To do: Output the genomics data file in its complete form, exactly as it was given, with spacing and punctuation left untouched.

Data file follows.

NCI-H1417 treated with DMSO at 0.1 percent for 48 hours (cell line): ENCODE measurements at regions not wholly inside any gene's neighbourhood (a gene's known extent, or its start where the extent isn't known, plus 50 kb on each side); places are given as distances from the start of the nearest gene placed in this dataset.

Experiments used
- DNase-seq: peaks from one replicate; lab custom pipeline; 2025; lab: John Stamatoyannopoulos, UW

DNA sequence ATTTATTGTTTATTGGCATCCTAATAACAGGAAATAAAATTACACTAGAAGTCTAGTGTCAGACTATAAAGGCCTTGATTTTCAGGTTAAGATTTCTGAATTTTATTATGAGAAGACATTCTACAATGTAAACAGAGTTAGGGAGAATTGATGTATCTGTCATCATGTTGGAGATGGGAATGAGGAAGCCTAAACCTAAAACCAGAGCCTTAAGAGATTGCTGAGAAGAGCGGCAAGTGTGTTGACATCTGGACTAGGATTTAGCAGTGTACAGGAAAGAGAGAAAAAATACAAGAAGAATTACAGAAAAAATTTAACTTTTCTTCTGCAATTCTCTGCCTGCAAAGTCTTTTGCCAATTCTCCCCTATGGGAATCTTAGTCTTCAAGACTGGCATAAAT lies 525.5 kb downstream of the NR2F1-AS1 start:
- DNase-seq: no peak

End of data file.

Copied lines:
NCI-H1417 treated with DMSO at 0.1 percent for 48 hours (cell line): ENCODE measurements at regions not wholly inside any gene's neighbourhood (a gene's known extent, or its start where the extent isn't known, plus 50 kb on each side); places are given as distances from the start of the nearest gene placed in this dataset.

Experiments used
- DNase-seq: peaks from one replicate; lab custom pipeline; 2025; lab: John Stamatoyannopoulos, UW

DNA sequence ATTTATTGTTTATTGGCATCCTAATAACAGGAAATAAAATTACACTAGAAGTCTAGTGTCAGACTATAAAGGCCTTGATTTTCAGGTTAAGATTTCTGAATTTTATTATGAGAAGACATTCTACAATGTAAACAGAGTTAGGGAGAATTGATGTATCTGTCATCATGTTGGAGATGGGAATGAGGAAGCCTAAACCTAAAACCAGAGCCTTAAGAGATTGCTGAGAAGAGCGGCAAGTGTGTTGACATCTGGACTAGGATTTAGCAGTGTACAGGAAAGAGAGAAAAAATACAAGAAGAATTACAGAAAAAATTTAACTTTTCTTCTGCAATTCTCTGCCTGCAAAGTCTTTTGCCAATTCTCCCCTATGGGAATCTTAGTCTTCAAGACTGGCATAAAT lies 525.5 kb downstream of the NR2F1-AS1 start:
- DNase-seq: no peak